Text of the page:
Better qualified coaches needed to boost tennis development


Prince Madema delivering a lecture yesterday

Seychelles Tennis Association (STA) secretary Carlo Lauro said this yesterday morning at the Seychelles Olympic and Commonwealth games Association (Socga) head office during the launch of the Olympic Solidarity-sponsored level one coaching course aimed at boosting the numbers of coaches in the country.

Socga president Antonio Gopal, National Sports Council chief executive Alain Volcère, Socga secretary general Alain Alcindor, course director Prince Madema and French coach Frédéric Canale were present at the ceremony.

When he addressed those taking part in the 10-day (June 5-15) course, Mr Lauro said Seychelles’ tennis has improved over the last two years thanks to the devotion of the members of the new STA executive committee and the hiring of French coach Canale who has been doing a good job.

He added that now that “Seychelles’ tennis has climbed up one or two steps on the ladder of success, we need more good coaches for it to continue progressing.”

Mr Gopal said he is pleased with the STA for initiating this course and added that he hopes it will be the beginning of a bright future for local tennis which had existed long before many other sports but has not had the same success in terms of results and popularity.

“I’m happy to see an accelerated level of development in tennis over the last two or three years and I wish to thank all those involved for their enthusiasm and devotion to get things going. We need to be competitive as other countries of the region,” said Mr Gopal.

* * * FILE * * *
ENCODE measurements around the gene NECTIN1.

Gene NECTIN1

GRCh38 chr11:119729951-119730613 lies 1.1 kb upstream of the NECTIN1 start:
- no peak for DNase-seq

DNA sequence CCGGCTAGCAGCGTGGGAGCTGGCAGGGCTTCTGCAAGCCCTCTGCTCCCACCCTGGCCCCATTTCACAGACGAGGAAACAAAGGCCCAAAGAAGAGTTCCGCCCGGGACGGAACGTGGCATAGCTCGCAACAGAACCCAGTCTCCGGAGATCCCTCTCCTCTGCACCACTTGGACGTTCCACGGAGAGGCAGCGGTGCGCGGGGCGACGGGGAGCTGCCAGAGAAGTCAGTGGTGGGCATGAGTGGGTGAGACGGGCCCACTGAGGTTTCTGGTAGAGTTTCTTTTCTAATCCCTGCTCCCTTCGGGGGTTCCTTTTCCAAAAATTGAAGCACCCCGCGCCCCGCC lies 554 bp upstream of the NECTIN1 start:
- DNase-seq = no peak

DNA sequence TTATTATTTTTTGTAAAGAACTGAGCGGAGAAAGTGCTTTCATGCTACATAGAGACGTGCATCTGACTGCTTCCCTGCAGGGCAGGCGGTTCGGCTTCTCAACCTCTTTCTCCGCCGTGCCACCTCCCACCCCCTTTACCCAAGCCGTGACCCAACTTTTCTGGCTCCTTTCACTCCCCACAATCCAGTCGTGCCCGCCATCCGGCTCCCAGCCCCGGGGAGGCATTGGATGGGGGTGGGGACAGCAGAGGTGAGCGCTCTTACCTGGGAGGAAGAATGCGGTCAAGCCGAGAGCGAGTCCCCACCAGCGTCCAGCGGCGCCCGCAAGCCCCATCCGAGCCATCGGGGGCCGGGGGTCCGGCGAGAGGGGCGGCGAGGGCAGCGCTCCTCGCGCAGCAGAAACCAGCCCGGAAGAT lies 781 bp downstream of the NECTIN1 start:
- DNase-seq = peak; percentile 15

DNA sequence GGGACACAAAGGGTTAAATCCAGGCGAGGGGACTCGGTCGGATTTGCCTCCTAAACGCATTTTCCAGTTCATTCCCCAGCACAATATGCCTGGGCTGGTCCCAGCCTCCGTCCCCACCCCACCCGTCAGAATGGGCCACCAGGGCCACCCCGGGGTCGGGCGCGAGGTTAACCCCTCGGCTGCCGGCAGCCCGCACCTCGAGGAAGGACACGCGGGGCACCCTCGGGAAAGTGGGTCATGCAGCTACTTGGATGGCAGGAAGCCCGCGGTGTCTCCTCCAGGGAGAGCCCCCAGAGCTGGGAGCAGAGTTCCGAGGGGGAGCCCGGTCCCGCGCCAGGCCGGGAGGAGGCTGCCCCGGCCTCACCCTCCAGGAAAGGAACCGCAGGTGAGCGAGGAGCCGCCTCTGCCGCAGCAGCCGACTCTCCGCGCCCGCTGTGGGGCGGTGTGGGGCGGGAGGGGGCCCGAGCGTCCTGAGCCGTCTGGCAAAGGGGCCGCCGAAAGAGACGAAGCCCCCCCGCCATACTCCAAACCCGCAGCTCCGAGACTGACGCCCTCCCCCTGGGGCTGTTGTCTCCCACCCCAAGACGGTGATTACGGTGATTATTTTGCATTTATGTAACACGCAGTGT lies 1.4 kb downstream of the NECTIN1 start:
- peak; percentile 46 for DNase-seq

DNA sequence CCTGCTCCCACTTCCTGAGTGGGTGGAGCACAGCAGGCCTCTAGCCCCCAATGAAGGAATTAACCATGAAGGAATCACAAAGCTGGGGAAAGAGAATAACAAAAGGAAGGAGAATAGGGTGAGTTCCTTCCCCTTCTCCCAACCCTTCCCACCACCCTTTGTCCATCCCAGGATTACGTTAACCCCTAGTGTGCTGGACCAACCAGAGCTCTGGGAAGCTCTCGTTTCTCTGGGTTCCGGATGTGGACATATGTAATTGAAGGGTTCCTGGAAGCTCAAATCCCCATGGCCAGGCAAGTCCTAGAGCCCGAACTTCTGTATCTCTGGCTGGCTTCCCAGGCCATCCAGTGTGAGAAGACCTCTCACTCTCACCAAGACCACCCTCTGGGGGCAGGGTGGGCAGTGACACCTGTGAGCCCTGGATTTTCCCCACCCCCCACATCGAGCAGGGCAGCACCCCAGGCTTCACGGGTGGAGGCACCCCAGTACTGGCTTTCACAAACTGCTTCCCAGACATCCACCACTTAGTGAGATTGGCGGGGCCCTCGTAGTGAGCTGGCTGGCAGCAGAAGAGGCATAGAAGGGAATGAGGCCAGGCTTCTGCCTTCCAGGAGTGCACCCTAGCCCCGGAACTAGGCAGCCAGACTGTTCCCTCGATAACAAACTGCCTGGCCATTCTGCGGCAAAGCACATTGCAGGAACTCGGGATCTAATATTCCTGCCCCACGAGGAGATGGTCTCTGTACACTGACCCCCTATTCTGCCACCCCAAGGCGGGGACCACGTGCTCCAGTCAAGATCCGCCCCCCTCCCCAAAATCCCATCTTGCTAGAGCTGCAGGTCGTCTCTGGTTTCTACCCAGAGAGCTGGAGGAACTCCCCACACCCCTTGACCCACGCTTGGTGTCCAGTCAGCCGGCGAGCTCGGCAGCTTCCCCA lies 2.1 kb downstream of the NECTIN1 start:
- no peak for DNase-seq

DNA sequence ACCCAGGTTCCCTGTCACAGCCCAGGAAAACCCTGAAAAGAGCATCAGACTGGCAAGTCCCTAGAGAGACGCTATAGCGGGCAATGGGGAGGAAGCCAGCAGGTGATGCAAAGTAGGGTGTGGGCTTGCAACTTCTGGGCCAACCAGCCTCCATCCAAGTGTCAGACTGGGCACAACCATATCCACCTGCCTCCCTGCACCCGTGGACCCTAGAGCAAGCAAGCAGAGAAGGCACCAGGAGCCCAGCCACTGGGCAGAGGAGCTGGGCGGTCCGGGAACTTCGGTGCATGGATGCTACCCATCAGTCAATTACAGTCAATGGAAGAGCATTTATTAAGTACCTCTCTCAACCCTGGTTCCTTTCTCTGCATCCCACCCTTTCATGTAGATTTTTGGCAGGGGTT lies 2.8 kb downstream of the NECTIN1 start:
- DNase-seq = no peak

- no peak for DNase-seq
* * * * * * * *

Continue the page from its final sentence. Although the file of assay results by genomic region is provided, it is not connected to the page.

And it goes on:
Familiar with the local tennis structure for having run many courses in the past here, International Tennis Federation (ITF) development officer Prince Madema said the delegates will firstly be involved in the ‘play and stay’ course which is compulsory before following the level one course.

In the ‘play and stay’ course, the coaches will work on how to introduce tennis to beginners while the level one course is for the intermediate and advanced players.

"The coach will be looking at one's ability to play, individual teachings, group teachings and they will have a written exam on the last day and we will have assessments on their work," said Madema.

Madema said they are focusing on the new concept of coaching, whereby players are not taught how to play tennis but given an opportunity to showcase their talent and discover where they need help.

"We want players to play naturally and see what is lacking in their game. We don't want to be telling them what to do. Coaches should be able to show young players how to play. This is because kids learn better by watching," said Madema who will be helped by French coach Canale.

G. G.

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